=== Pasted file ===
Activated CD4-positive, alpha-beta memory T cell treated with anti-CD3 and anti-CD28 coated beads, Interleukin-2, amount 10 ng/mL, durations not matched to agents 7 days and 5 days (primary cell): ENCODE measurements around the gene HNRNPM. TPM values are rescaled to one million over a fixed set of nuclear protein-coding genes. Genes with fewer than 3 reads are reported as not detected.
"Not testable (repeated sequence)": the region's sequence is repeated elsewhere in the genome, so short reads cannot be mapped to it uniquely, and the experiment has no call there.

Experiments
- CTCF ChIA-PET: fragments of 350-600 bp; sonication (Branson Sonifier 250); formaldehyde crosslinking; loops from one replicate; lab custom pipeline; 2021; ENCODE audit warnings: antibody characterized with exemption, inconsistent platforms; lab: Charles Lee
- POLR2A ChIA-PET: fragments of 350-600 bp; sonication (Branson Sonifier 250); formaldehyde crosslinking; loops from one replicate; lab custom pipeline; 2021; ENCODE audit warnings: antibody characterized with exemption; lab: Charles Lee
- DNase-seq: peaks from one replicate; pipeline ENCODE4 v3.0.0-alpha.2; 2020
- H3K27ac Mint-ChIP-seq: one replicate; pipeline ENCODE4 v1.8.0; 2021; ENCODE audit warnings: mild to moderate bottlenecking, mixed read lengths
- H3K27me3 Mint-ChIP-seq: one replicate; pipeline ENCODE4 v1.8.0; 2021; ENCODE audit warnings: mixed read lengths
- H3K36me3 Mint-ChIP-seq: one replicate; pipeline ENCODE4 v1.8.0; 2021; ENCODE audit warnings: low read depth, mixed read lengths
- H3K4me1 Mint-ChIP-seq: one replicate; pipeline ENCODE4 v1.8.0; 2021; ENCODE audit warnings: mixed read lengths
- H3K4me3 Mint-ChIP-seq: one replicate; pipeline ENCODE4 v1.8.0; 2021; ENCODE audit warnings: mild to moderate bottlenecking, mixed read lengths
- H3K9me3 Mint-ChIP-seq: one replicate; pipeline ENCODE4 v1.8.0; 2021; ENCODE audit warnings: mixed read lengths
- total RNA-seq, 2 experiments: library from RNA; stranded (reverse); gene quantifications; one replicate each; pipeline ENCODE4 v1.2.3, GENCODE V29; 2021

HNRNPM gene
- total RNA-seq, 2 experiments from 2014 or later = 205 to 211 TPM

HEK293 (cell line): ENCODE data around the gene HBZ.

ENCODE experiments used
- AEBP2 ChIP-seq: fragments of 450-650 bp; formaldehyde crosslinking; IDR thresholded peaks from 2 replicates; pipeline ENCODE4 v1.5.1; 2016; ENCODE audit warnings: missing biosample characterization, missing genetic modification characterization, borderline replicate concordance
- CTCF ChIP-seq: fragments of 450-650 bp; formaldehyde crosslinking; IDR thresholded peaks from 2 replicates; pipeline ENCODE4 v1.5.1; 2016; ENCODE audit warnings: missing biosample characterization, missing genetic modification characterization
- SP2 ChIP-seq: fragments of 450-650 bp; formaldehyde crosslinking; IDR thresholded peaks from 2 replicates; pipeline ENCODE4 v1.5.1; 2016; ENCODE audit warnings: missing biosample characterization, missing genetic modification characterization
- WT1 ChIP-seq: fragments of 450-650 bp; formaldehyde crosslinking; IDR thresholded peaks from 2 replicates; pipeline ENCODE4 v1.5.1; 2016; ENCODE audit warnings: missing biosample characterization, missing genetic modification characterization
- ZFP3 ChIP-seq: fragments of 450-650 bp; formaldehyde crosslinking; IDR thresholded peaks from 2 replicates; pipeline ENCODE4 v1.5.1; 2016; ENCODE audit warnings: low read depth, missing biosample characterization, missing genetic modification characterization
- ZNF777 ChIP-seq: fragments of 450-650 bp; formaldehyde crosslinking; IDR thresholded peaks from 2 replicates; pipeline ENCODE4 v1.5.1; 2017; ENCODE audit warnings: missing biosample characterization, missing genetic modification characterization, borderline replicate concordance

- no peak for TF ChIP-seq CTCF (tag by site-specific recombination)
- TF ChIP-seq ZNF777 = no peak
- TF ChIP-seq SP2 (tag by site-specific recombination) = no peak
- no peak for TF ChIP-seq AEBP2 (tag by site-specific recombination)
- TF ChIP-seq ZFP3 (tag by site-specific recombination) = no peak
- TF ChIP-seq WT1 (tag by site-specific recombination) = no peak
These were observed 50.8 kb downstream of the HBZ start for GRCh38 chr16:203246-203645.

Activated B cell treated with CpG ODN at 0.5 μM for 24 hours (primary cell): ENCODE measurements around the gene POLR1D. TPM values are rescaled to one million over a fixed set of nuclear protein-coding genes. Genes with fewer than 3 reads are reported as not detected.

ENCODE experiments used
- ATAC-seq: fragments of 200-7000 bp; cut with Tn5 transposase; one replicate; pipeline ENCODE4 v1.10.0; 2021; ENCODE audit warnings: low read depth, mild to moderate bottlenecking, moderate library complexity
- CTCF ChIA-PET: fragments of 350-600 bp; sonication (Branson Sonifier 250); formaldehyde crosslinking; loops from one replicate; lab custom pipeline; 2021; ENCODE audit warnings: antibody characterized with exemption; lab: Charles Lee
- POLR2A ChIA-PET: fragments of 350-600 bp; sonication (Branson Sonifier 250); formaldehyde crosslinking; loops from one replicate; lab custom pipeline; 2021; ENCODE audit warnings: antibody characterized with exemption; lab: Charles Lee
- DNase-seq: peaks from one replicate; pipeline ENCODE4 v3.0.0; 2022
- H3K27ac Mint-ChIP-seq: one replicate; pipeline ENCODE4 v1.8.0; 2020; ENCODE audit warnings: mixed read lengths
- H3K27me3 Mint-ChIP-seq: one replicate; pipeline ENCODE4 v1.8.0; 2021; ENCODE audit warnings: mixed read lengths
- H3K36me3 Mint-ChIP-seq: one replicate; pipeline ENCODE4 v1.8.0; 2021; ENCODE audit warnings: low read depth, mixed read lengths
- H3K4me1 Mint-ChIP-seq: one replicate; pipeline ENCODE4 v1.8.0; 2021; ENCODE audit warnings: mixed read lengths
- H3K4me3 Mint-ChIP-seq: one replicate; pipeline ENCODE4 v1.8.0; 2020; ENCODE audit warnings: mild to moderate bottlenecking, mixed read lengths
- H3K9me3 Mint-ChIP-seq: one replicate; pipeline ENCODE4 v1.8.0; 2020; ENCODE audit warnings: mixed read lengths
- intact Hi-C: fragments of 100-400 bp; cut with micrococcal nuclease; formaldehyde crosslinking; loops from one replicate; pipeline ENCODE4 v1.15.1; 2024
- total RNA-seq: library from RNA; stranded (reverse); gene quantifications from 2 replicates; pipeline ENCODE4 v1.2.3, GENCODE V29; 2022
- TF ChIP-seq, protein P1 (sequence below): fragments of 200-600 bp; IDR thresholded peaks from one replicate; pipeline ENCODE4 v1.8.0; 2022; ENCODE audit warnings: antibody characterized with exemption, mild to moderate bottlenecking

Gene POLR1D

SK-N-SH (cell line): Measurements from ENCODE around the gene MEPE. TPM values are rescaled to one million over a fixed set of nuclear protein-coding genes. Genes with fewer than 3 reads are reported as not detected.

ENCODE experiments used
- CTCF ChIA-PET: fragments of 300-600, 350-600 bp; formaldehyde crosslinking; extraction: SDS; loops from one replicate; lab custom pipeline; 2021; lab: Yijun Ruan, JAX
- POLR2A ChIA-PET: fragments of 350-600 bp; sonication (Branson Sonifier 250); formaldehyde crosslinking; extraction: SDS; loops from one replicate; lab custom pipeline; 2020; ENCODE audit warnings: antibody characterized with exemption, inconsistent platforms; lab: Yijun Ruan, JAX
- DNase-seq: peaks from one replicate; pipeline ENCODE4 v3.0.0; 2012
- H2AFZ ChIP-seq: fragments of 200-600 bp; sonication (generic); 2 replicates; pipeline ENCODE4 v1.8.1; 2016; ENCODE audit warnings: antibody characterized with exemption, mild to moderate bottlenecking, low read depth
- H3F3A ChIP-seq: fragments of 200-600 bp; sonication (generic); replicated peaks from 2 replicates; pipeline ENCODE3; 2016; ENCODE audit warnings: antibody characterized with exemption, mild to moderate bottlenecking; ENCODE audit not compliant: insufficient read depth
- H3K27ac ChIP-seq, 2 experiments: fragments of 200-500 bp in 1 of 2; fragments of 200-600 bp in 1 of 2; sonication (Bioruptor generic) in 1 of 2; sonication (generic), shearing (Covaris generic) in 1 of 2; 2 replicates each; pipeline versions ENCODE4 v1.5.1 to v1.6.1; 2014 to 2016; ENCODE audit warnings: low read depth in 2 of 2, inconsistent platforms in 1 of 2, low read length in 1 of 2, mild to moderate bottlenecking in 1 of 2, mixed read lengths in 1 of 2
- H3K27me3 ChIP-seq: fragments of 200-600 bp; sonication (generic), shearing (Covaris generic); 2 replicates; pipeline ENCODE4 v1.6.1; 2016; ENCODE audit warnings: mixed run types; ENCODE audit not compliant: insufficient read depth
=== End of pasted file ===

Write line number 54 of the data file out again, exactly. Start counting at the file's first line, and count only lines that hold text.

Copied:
- H3K27ac ChIP-seq, 2 experiments: fragments of 200-500 bp in 1 of 2; fragments of 200-600 bp in 1 of 2; sonication (Bioruptor generic) in 1 of 2; sonication (generic), shearing (Covaris generic) in 1 of 2; 2 replicates each; pipeline versions ENCODE4 v1.5.1 to v1.6.1; 2014 to 2016; ENCODE audit warnings: low read depth in 2 of 2, inconsistent platforms in 1 of 2, low read length in 1 of 2, mild to moderate bottlenecking in 1 of 2, mixed read lengths in 1 of 2